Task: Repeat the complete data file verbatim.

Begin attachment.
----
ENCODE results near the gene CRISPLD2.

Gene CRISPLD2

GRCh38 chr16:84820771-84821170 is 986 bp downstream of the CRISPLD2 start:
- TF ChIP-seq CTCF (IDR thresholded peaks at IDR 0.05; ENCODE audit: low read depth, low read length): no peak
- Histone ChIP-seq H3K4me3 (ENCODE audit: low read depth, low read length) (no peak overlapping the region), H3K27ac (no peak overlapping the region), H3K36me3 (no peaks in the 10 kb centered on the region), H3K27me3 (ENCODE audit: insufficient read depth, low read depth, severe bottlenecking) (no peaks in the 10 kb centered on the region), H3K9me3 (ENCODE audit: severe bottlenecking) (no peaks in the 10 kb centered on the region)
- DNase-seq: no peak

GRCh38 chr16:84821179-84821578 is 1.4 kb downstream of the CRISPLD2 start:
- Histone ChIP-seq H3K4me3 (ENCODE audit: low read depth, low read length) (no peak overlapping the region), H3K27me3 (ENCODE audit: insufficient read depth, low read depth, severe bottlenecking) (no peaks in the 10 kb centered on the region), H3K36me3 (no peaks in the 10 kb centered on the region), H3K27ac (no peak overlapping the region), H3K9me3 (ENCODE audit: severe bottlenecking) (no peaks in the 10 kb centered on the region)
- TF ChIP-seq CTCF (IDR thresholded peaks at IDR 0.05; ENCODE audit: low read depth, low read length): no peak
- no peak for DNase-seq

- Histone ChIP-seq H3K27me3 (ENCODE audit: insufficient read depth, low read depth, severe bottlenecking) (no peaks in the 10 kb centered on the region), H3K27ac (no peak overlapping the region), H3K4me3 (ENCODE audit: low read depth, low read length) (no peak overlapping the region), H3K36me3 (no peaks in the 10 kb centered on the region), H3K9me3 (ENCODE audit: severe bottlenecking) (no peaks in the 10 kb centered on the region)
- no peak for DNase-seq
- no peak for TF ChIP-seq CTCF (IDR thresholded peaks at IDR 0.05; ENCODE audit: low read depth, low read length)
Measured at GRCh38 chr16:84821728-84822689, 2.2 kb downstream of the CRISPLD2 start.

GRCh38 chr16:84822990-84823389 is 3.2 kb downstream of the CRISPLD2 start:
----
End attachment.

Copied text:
ENCODE results near the gene CRISPLD2.

Gene CRISPLD2

GRCh38 chr16:84820771-84821170 is 986 bp downstream of the CRISPLD2 start:
- TF ChIP-seq CTCF (IDR thresholded peaks at IDR 0.05; ENCODE audit: low read depth, low read length): no peak
- Histone ChIP-seq H3K4me3 (ENCODE audit: low read depth, low read length) (no peak overlapping the region), H3K27ac (no peak overlapping the region), H3K36me3 (no peaks in the 10 kb centered on the region), H3K27me3 (ENCODE audit: insufficient read depth, low read depth, severe bottlenecking) (no peaks in the 10 kb centered on the region), H3K9me3 (ENCODE audit: severe bottlenecking) (no peaks in the 10 kb centered on the region)
- DNase-seq: no peak

GRCh38 chr16:84821179-84821578 is 1.4 kb downstream of the CRISPLD2 start:
- Histone ChIP-seq H3K4me3 (ENCODE audit: low read depth, low read length) (no peak overlapping the region), H3K27me3 (ENCODE audit: insufficient read depth, low read depth, severe bottlenecking) (no peaks in the 10 kb centered on the region), H3K36me3 (no peaks in the 10 kb centered on the region), H3K27ac (no peak overlapping the region), H3K9me3 (ENCODE audit: severe bottlenecking) (no peaks in the 10 kb centered on the region)
- TF ChIP-seq CTCF (IDR thresholded peaks at IDR 0.05; ENCODE audit: low read depth, low read length): no peak
- no peak for DNase-seq

- Histone ChIP-seq H3K27me3 (ENCODE audit: insufficient read depth, low read depth, severe bottlenecking) (no peaks in the 10 kb centered on the region), H3K27ac (no peak overlapping the region), H3K4me3 (ENCODE audit: low read depth, low read length) (no peak overlapping the region), H3K36me3 (no peaks in the 10 kb centered on the region), H3K9me3 (ENCODE audit: severe bottlenecking) (no peaks in the 10 kb centered on the region)
- no peak for DNase-seq
- no peak for TF ChIP-seq CTCF (IDR thresholded peaks at IDR 0.05; ENCODE audit: low read depth, low read length)
Measured at GRCh38 chr16:84821728-84822689, 2.2 kb downstream of the CRISPLD2 start.

GRCh38 chr16:84822990-84823389 is 3.2 kb downstream of the CRISPLD2 start: